Benefits of the circular economy
Steel has excellent circular economy credentials both as a material
which is strong, durable, versatile and recyclable and as a structural
framing system which is lightweight, flexible, adaptable and
reusable. Steel’s combination of strength, recyclability, availability,
versatility and affordability makes it unique.
A circular economy promotes long product lives. Maintaining
products at their highest utility and value for as long as possible, is
a key component of the circular economy. Put simply, the longer
a product lasts the less raw materials will need to be sourced and
processed and less waste generated.
Properly designed and, where appropriate, properly protected
steel structures provide long-term durability. Buildings like the
National Liberal Club in London (1887) and structures like the Forth
Rail Bridge (1890) demonstrate the longevity of steel buildings and
Steel-framed buildings are among the most adaptable and
flexible assets a business can invest in. The steel frame itself can be
easily adapted, with parts added or taken away, and its light weight
means that extra floors can often be added without overloading
Steel structures are commonly used to renovate buildings for
example behind retained façades. In this way the historic value,
character and resources of the façade are retained and the building
structure can be reconfigured to create open, flexible internal
space that meets modern client requirements and maximises net
lettable floor area.
Steel is strong and has a good strength-to-weight ratio.
Compared to other commonly used structural materials, steel
buildings are lightweight meaning that significantly fewer
materials are required to construct them.
Steel’s two key components are iron ore, one of Earth’s most
abundant elements, and recycled (scrap) steel. Once steel is
produced (from iron ore) it becomes a permanent resource for
society; as long as it is recovered at the end of each product life
cycle, because it is 100% recyclable without loss of quality.
In theory, all new steel could be made from recycled steel.
However, this is not currently possible because global demand for
steel exceeds the supply of scrap. This imbalance is due to steel’s
global popularity and its durability; meaning that an estimated
75% of steel products ever made are still in use today.
Steel products in use today all contain a proportion of recycled
steel from previous incarnations; this can be one or many previous
uses. Originally this ‘recycled’ steel was produced from iron ore
and therefore how the initial impacts of primary production are
shared over subsequent uses of the same material is an important
question in quantifying its whole life environmental impacts.
Reuse and remanufacture
Reusing simple, low-rise structures such as portal frames,
is relatively common particularly in the agricultural sector.
Larger, whole building reuse is less common but there are
some examples where this has worked well.
One such example is the International Aviation Academy,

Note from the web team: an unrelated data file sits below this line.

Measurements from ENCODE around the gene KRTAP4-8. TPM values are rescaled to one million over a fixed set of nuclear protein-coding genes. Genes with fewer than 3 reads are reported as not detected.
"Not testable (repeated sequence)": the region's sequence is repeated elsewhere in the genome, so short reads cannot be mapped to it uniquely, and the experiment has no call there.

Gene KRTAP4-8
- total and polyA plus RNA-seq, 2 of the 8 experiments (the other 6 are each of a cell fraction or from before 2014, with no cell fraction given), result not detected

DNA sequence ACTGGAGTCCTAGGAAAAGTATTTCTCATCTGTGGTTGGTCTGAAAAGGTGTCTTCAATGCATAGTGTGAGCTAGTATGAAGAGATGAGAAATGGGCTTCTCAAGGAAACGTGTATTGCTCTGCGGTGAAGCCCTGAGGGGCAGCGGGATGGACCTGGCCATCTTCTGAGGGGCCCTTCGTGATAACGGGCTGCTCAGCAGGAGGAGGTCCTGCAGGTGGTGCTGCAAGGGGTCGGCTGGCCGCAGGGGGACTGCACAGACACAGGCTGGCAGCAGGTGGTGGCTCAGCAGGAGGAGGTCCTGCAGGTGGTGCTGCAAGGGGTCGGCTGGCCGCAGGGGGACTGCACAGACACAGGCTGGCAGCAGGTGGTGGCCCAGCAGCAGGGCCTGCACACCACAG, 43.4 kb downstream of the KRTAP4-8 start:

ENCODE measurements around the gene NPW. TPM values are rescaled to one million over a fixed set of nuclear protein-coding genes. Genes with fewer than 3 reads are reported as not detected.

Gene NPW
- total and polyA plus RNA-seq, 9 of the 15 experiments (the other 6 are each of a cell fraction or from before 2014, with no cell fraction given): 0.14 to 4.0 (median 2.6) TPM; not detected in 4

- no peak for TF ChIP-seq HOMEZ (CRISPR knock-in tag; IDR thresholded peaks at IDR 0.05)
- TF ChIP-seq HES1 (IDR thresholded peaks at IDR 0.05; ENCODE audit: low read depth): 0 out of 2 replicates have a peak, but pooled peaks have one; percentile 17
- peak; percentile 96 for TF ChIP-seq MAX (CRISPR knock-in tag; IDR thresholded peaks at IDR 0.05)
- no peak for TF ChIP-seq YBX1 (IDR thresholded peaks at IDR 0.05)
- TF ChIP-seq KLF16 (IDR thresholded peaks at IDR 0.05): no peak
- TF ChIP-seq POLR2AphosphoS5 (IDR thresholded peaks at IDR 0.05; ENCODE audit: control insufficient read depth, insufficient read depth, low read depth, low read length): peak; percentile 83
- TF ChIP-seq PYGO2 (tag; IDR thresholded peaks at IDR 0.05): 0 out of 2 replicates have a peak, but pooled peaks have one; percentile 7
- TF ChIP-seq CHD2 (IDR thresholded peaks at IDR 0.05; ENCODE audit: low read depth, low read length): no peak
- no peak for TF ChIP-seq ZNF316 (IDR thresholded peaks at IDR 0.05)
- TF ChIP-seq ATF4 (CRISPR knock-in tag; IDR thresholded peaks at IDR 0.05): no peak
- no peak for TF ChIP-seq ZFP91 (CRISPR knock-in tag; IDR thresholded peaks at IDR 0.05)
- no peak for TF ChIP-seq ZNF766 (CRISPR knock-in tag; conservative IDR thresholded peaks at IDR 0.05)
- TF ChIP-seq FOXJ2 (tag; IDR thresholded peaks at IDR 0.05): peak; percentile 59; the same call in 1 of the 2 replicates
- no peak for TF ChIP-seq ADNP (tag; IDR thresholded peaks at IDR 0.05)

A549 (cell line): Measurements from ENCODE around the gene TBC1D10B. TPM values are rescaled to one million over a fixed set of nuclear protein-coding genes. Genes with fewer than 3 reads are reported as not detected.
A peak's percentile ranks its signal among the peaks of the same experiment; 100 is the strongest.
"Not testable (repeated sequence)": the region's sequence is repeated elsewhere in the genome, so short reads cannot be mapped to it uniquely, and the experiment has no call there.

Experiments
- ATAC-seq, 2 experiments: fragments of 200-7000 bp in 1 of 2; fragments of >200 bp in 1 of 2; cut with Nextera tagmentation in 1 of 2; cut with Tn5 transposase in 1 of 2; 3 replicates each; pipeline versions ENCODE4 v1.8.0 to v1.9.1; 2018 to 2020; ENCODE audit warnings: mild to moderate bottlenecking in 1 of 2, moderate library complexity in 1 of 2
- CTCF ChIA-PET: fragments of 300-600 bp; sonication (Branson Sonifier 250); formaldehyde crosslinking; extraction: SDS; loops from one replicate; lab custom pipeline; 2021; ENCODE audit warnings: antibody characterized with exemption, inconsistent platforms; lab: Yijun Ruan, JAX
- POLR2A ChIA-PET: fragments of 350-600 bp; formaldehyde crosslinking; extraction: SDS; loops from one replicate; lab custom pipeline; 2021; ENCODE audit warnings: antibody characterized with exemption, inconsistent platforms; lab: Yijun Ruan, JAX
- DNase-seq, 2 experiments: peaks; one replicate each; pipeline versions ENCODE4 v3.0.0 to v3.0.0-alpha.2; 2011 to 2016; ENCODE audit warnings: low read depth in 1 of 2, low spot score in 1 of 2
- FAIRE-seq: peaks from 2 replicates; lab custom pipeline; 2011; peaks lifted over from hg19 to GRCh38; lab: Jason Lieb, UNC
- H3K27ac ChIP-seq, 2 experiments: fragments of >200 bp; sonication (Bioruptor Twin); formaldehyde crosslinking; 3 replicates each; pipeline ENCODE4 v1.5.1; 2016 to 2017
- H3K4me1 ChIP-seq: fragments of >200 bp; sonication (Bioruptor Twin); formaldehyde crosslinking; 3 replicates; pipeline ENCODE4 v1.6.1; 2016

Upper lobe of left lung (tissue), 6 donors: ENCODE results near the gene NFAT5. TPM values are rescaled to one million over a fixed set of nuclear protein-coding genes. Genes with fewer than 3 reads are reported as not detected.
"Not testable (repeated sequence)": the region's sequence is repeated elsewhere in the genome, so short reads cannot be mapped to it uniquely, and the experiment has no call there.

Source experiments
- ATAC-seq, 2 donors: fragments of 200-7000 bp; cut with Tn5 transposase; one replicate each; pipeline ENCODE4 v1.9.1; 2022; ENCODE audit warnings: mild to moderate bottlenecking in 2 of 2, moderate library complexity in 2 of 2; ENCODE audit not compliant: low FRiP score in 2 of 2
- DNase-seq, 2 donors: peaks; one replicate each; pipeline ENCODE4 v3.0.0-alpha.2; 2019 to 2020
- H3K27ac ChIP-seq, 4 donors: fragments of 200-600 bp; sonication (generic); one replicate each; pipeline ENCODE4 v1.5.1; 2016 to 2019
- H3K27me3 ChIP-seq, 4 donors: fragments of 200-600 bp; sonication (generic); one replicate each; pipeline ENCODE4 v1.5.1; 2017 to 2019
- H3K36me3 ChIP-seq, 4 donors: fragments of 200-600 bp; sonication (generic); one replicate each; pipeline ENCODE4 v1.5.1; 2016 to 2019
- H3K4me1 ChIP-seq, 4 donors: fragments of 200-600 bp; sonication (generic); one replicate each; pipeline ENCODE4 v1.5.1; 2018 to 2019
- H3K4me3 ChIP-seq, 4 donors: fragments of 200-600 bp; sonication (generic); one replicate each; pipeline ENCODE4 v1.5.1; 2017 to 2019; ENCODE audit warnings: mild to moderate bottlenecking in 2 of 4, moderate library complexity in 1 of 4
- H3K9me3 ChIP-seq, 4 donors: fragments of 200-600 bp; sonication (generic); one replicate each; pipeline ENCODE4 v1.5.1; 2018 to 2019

Norwich, where an historic steel-framed hangar is being
refurbished into a new academy specialising in education
and skills in aviation.
Component, i.e. beam or column, reuse is currently
relatively rare but there are very real prospects of this
changing soon. BIM technologies overcome several of the
barriers to steel reuse by providing certainty about material
properties, traceability and provenance and eliminating the
need for testing.
Looking ahead therefore, structural steel (BIM) models
offer a cost-effective means of enabling future reuse.
The ability to reuse building components is, to a large
extent, dependent on how buildings have been constructed
in the first place. Although designers routinely consider
the constructability of buildings, historically little thought
is given to their deconstruction and how elements and
components could be reclaimed and reused.
At its simplest level, there are two main considerations:
1. The types of materials and components used; some
products, like structural steel, are inherently more reusable
than other structural materials and systems.
2. The way the materials and components are put together
(thus able to be taken apart) and deconstructed.
What next for steel and the circular economy?
The circular economy is an important, evolving agenda.
However, the need to move towards a more circular economy
is not in doubt nor are the potential economic opportunities.
Steel, both as a material and a structural framing system,
already has excellent circular economy credentials, inherent
attributes that cannot be matched by competing structural
materials. Structural steel also has the advantage that it
can go further and deliver truly circular demountable and
New legislation, technical developments and different
business models are required to realise these opportunities,
but the steel sector is ready and working in partnership with
its supply chain to deliver the circular economy.
Further details on steel and the circular economy are
available at: www.steelconstruction.info/Steel_and_the_
Model of steelwork;
Grey: Existing roof steelwork
Blue: New roof steelwork
Purple: New feature and
Orange: New mezzanine and
classroom roof steelwork